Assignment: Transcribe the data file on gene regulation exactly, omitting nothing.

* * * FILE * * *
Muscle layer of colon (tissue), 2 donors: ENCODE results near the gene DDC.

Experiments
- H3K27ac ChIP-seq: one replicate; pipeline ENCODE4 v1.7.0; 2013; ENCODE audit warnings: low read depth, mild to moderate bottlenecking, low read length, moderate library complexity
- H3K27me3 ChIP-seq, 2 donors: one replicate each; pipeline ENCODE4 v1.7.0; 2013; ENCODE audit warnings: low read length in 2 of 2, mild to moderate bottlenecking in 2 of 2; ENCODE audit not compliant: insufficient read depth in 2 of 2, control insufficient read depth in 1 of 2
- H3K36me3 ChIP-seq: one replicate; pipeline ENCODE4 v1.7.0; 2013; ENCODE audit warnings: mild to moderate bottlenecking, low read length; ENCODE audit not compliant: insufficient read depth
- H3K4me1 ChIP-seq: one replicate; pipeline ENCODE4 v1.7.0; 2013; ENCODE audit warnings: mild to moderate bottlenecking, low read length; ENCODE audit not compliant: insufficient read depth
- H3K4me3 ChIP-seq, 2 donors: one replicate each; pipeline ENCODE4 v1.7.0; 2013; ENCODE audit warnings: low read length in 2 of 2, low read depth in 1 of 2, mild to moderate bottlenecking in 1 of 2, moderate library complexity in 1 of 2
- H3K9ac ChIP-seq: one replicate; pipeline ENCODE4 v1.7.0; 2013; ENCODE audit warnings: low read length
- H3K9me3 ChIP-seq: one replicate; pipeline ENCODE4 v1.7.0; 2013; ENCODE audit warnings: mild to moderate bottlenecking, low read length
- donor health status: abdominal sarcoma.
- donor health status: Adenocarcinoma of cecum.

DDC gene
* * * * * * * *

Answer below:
Muscle layer of colon (tissue), 2 donors: ENCODE results near the gene DDC.

Experiments
- H3K27ac ChIP-seq: one replicate; pipeline ENCODE4 v1.7.0; 2013; ENCODE audit warnings: low read depth, mild to moderate bottlenecking, low read length, moderate library complexity
- H3K27me3 ChIP-seq, 2 donors: one replicate each; pipeline ENCODE4 v1.7.0; 2013; ENCODE audit warnings: low read length in 2 of 2, mild to moderate bottlenecking in 2 of 2; ENCODE audit not compliant: insufficient read depth in 2 of 2, control insufficient read depth in 1 of 2
- H3K36me3 ChIP-seq: one replicate; pipeline ENCODE4 v1.7.0; 2013; ENCODE audit warnings: mild to moderate bottlenecking, low read length; ENCODE audit not compliant: insufficient read depth
- H3K4me1 ChIP-seq: one replicate; pipeline ENCODE4 v1.7.0; 2013; ENCODE audit warnings: mild to moderate bottlenecking, low read length; ENCODE audit not compliant: insufficient read depth
- H3K4me3 ChIP-seq, 2 donors: one replicate each; pipeline ENCODE4 v1.7.0; 2013; ENCODE audit warnings: low read length in 2 of 2, low read depth in 1 of 2, mild to moderate bottlenecking in 1 of 2, moderate library complexity in 1 of 2
- H3K9ac ChIP-seq: one replicate; pipeline ENCODE4 v1.7.0; 2013; ENCODE audit warnings: low read length
- H3K9me3 ChIP-seq: one replicate; pipeline ENCODE4 v1.7.0; 2013; ENCODE audit warnings: mild to moderate bottlenecking, low read length
- donor health status: abdominal sarcoma.
- donor health status: Adenocarcinoma of cecum.

DDC gene